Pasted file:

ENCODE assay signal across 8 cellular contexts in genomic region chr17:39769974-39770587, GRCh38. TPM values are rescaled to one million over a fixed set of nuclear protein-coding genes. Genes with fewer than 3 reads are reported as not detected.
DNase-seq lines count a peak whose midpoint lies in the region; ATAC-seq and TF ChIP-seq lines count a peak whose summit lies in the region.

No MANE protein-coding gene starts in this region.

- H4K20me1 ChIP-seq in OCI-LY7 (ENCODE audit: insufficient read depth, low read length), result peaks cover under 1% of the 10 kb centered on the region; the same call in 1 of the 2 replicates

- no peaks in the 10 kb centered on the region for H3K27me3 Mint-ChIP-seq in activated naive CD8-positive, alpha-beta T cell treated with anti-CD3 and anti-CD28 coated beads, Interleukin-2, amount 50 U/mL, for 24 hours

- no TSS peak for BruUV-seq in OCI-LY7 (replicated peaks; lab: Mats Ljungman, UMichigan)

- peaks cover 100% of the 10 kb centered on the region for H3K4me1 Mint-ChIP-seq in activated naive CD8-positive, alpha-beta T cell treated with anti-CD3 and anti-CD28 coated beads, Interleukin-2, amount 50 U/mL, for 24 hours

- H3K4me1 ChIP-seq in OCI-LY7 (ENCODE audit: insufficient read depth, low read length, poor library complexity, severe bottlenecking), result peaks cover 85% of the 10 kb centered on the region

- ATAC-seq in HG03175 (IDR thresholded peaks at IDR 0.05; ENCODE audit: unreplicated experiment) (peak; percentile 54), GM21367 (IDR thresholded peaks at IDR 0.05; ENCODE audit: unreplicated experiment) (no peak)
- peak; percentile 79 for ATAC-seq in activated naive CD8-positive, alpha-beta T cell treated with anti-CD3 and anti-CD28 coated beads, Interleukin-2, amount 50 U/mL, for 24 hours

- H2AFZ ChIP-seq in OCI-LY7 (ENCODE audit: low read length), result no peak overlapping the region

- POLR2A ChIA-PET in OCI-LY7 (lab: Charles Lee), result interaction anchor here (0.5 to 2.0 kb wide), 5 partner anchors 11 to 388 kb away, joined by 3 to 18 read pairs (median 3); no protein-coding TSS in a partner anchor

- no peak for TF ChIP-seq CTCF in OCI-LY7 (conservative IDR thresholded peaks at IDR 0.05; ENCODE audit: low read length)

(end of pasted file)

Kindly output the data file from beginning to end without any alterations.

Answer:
ENCODE assay signal across 8 cellular contexts in genomic region chr17:39769974-39770587, GRCh38. TPM values are rescaled to one million over a fixed set of nuclear protein-coding genes. Genes with fewer than 3 reads are reported as not detected.
DNase-seq lines count a peak whose midpoint lies in the region; ATAC-seq and TF ChIP-seq lines count a peak whose summit lies in the region.

No MANE protein-coding gene starts in this region.

- H4K20me1 ChIP-seq in OCI-LY7 (ENCODE audit: insufficient read depth, low read length), result peaks cover under 1% of the 10 kb centered on the region; the same call in 1 of the 2 replicates

- no peaks in the 10 kb centered on the region for H3K27me3 Mint-ChIP-seq in activated naive CD8-positive, alpha-beta T cell treated with anti-CD3 and anti-CD28 coated beads, Interleukin-2, amount 50 U/mL, for 24 hours

- no TSS peak for BruUV-seq in OCI-LY7 (replicated peaks; lab: Mats Ljungman, UMichigan)

- peaks cover 100% of the 10 kb centered on the region for H3K4me1 Mint-ChIP-seq in activated naive CD8-positive, alpha-beta T cell treated with anti-CD3 and anti-CD28 coated beads, Interleukin-2, amount 50 U/mL, for 24 hours

- H3K4me1 ChIP-seq in OCI-LY7 (ENCODE audit: insufficient read depth, low read length, poor library complexity, severe bottlenecking), result peaks cover 85% of the 10 kb centered on the region

- ATAC-seq in HG03175 (IDR thresholded peaks at IDR 0.05; ENCODE audit: unreplicated experiment) (peak; percentile 54), GM21367 (IDR thresholded peaks at IDR 0.05; ENCODE audit: unreplicated experiment) (no peak)
- peak; percentile 79 for ATAC-seq in activated naive CD8-positive, alpha-beta T cell treated with anti-CD3 and anti-CD28 coated beads, Interleukin-2, amount 50 U/mL, for 24 hours

- H2AFZ ChIP-seq in OCI-LY7 (ENCODE audit: low read length), result no peak overlapping the region

- POLR2A ChIA-PET in OCI-LY7 (lab: Charles Lee), result interaction anchor here (0.5 to 2.0 kb wide), 5 partner anchors 11 to 388 kb away, joined by 3 to 18 read pairs (median 3); no protein-coding TSS in a partner anchor

- no peak for TF ChIP-seq CTCF in OCI-LY7 (conservative IDR thresholded peaks at IDR 0.05; ENCODE audit: low read length)